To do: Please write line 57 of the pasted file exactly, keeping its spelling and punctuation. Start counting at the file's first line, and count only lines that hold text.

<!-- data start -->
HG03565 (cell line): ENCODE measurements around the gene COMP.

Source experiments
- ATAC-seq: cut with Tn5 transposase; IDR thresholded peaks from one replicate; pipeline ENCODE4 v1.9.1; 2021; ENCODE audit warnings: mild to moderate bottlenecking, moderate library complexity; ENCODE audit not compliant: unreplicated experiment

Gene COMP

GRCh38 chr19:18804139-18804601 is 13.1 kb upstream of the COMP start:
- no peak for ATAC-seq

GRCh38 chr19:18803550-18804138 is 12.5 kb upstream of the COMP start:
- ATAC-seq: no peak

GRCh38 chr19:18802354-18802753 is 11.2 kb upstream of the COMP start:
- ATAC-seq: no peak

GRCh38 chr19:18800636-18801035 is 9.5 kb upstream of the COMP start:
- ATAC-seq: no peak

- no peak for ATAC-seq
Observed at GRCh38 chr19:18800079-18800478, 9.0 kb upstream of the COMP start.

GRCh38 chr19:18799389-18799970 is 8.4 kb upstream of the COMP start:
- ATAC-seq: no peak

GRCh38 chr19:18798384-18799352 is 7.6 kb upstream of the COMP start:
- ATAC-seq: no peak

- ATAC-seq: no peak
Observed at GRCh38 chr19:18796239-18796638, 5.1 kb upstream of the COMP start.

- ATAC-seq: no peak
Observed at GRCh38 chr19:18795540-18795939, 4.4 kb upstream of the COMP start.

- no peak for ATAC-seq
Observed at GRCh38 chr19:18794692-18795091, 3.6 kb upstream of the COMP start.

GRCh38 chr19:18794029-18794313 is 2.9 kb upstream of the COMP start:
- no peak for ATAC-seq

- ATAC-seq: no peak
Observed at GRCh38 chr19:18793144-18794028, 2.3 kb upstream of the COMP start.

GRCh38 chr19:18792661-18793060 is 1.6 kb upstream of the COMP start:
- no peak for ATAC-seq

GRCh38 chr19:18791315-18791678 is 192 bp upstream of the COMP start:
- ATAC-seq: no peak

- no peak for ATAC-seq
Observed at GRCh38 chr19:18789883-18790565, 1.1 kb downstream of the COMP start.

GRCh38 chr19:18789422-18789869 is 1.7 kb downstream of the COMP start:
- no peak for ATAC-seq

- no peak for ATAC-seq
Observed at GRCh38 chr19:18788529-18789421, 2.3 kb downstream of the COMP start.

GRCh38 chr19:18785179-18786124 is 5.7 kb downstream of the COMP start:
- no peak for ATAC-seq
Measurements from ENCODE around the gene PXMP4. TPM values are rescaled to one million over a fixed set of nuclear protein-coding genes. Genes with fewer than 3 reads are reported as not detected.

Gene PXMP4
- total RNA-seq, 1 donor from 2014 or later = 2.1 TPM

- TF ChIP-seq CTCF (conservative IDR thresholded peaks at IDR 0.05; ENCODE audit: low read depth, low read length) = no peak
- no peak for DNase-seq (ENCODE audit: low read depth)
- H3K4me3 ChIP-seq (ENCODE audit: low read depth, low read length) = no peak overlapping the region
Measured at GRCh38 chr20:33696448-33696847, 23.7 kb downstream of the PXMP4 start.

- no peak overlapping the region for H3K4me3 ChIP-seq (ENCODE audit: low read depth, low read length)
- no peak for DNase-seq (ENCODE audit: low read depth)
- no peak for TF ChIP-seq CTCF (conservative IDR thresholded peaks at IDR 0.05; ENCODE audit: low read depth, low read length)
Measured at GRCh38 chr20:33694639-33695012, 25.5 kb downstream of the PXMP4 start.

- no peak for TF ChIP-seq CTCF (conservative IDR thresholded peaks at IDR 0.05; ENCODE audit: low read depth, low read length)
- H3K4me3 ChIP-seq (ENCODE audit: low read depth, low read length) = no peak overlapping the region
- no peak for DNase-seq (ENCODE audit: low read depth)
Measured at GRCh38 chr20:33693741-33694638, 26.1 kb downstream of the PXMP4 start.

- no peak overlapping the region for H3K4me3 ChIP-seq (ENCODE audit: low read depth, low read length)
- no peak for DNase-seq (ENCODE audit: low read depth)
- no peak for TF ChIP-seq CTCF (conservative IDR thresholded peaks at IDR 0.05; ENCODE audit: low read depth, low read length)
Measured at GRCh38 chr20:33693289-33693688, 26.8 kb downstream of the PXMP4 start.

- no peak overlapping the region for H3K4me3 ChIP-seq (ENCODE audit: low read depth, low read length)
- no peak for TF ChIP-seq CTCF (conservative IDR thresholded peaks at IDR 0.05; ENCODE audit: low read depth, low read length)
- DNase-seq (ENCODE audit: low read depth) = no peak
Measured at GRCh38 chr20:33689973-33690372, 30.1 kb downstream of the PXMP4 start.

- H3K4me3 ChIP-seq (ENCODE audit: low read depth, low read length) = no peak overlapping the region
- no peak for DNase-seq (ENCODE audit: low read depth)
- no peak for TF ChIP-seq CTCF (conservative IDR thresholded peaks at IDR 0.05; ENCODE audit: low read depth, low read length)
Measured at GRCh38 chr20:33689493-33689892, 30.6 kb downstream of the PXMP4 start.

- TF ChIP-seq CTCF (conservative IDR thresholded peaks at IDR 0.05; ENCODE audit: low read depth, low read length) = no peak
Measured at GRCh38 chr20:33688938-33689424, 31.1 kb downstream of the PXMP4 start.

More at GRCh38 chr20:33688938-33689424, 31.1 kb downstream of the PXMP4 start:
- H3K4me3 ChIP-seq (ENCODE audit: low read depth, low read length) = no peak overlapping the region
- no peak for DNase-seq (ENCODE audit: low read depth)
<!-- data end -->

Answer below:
- no peak for DNase-seq (ENCODE audit: low read depth)